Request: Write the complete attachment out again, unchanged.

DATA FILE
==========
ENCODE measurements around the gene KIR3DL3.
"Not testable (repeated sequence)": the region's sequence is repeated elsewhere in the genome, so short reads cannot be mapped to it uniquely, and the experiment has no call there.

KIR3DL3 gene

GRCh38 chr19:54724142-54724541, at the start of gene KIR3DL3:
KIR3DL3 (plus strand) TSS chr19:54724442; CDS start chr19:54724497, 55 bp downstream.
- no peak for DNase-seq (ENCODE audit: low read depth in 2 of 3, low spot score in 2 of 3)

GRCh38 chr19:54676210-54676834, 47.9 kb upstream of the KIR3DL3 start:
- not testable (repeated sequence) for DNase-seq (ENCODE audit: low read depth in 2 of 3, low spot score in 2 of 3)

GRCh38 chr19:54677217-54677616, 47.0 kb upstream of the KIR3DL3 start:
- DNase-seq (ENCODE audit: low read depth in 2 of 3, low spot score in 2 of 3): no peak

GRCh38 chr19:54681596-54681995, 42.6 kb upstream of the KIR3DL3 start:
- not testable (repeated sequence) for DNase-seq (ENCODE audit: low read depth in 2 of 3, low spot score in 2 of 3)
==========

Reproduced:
ENCODE measurements around the gene KIR3DL3.
"Not testable (repeated sequence)": the region's sequence is repeated elsewhere in the genome, so short reads cannot be mapped to it uniquely, and the experiment has no call there.

KIR3DL3 gene

GRCh38 chr19:54724142-54724541, at the start of gene KIR3DL3:
KIR3DL3 (plus strand) TSS chr19:54724442; CDS start chr19:54724497, 55 bp downstream.
- no peak for DNase-seq (ENCODE audit: low read depth in 2 of 3, low spot score in 2 of 3)

GRCh38 chr19:54676210-54676834, 47.9 kb upstream of the KIR3DL3 start:
- not testable (repeated sequence) for DNase-seq (ENCODE audit: low read depth in 2 of 3, low spot score in 2 of 3)

GRCh38 chr19:54677217-54677616, 47.0 kb upstream of the KIR3DL3 start:
- DNase-seq (ENCODE audit: low read depth in 2 of 3, low spot score in 2 of 3): no peak

GRCh38 chr19:54681596-54681995, 42.6 kb upstream of the KIR3DL3 start:
- not testable (repeated sequence) for DNase-seq (ENCODE audit: low read depth in 2 of 3, low spot score in 2 of 3)